One of the ways you can measure how well a wall blocks sound is through something called an STC rating. Contractors aren’t particularly concerned with soundproofing when building houses so a typical wall in a residential home has an STC rating of about 30-34. It does the job but you can definitely hear when the TV is too loud. For your drum room, you want to get the STC rating over 60. So we’ll be doing a little more than stapling egg cartons to the wall (which for the record, don’t do squat).

Sound is nothing more than vibrations, and vibrations need a conduit to keep moving. As they travel through any medium (even air particles!), friction kicks in and they start to dissipate. Which is why you can hear someone jumping on the floor above you but not someone two floors up. So the ideal drum room… is a room within a room. This sounds ridiculous, but it’s actually easier than you think because you can accomplish a good bit of this without literally building a new wall. By adding another layer of drywall and ‘decoupling’ it from your original structure, you will make it harder for sound to travel farther into your home.

To do this install RSIC (resilient sound isolation clips) with a 25 gauge aluminum hat channel to the studs in the walls and ceiling. On top of that add ⅝” drywall. This is thicker than your typical drywall and much better for wall and ceiling soundproofing. Seal up any edges and gaps with acoustic caulk. From here you can further improve your soundproofing by adding an additional layer of ⅝” drywall with Green Glue backing. Green Glue a flexible soundproof polymer that also acts as a decoupler between your two layers of drywall, improving performance.

Once you’ve finished with the drywall, look for every air gap in the room. Check between the drywall and the floor, around outlets, vents, pipes - we even recommend running your hand across the walls and feeling for air. Sound moves like water, it will flow to the weakest point and go straight through. Once you’ve identified these points, seal them up with acoustic caulk to create the best possible sound proof walls.

For things like vents that can’t be permanently sealed, we recommend creating a removable cover. Try adding mass loaded vinyl to a cut piece of plywood or a soundproof panel for a simple, effective solution that you can easily remove when you’re done drumming.

soundproof drum room
soundproof drum room

flOOR

Due to the impact noise we talked about earlier, floor soundproofing is absolutely key to your drum room, especially if you aren’t on the ground floor. Add a rubber underlayment across the entire floor and then install new flooring on top. This should increase the STC rating of your floor by 15 - 20 points. In addition you can install heavy carpeting and lay out heavy rugs for extra sound absorption. Be sure to use a rubber mat underneath your drum kit. This will help prevent impact noise where it starts and will also keep your drum kit in place.

DOORS AND WINDOWS

These are the absolute biggest weak points in any soundproofing project. Hopefully you’ve found a space with limited entryways. Now let’s get to work on sealing them up. First, check your door to see if it’s hollow - this is standard in most homes. Replace any hollow core doors with a solid core door. Next you’ll need to attack the gaps all around the door. A Door Seal kit is great for this. The kit is made up of 3 adjustable seals for the top and sides of the door, and 1 bottom seal. When the door is shut and the kit is installed, the bottom seal will release to apply pressure to the floor and turn any solid core door into a soundproof door. You can apply similar treatments to your windows with window inserts which will provide a soundproof seal as well as an added bonus of thermal insulation. Depending on the size, number, and construction of your windows you may need to take it a step further by hanging a soundproof blanket that completely covers your window. Remember that sound waves are looking for gaps, so a blanket will be great for absorption if hanging off the wall, but not so much as a barrier.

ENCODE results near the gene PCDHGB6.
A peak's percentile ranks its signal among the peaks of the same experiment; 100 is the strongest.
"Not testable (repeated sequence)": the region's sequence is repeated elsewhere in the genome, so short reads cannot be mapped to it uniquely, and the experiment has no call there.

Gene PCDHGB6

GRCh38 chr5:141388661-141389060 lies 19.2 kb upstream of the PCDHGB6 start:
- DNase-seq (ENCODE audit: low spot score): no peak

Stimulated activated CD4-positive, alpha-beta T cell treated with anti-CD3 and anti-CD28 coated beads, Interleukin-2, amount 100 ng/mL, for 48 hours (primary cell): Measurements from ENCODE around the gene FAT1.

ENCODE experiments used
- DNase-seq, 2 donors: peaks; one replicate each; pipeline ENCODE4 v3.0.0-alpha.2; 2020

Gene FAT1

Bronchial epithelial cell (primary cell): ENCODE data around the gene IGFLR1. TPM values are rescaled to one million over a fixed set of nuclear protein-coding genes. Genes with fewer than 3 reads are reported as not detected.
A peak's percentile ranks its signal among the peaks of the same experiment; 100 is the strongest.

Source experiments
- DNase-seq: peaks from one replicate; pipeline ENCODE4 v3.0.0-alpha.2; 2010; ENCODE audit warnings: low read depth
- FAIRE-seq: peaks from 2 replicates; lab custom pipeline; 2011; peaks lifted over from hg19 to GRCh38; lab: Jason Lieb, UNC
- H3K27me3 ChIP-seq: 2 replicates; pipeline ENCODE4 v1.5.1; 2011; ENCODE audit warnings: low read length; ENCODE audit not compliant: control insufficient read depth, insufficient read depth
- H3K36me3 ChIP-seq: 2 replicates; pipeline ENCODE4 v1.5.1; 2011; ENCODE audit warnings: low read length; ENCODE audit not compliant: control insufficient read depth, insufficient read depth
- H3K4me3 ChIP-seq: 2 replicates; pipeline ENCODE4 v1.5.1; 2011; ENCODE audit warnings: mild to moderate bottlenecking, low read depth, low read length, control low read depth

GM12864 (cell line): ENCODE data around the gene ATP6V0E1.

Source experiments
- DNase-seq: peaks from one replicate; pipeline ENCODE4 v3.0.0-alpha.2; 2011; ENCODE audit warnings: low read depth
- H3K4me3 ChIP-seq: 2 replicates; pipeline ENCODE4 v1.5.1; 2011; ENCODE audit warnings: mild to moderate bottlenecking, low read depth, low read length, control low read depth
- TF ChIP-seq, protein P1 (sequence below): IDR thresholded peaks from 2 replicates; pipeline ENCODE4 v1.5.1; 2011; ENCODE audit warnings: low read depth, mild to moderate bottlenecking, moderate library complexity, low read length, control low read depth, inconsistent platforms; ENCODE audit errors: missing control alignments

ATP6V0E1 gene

You also have the option to explore custom soundproof windows and soundproof doors specially designed to have a high STC rating, however we really only recommend this to people who need professional-level studios.

Acoustic Treatments for your Drum Room

Now that you’ve tackled soundproofing, let’s work on acoustics. It’s important that you focus on sound absorption and not just soundproofing. If you only soundproof your room, but don’t do any acoustic treatment you’ll end not being able to hear anything and just blow yourself out of the room. If you’ve effectively soundproofed the room, that means you’ve sealed all the leaks, so the sound has nowhere to go. If the sound has nowhere to go it will be even louder than it was before in your drum room.

As we mentioned earlier, acoustic foam isn’t particularly effective for low frequency sounds like drums create. So you should focus on acoustic treatments within the sub 500 frequency range. Here’s a quick guide to see the range of sound levels created from different parts of a drum kit;

Look for materials that are very thick? We recommend acoustic panels and bass traps. Start with at least 2” thick acoustic panels along the walls. Cover a minimum of 2 adjacent walls with acoustic wall panels or acoustic blankets as well as the ceiling with acoustic clouds to best disrupt and absorb sound bouncing around the room. For an added bonus, install the panels 2” off of your wall, which will expose even more sound absorption material surface area to absorb echo vs reverb.

To make sure you get enough coverage, follow the Rule of 40%. Take the length of room x width of room x 40%, the number you get is the square feet of acoustic paneling you should install. So if you’re in a 10’ x 10’ room, that would be 10’ x 10’ x .40 = 40. This means you’d want about 40 square feet of acoustic panels for a 10 foot by 10 foot room.

Next, set up triangular bass traps in all 4 corners of the room. We recommend bass traps because they’re designed to capture low frequency, but you can also use thicker acoustic panels instead (4”) with an air gap behind them.

Due to the impact noise we talked about earlier, soundproofing the floor is absolutely key to your drum room, especially if you aren’t on the ground floor. Add a rubber underlayment across the entire floor and then install new flooring on top. This should increase the STC rating of your floor by 15 - 20 points. In addition you can install heavy carpeting and lay out heavy rugs for extra sound absorption. Be sure to use a rubber mat underneath your drum kit. This will help prevent impact noise where it starts and will also keep your drum kit in place.

Have questions about your project?

Call us at 1.866.570.5440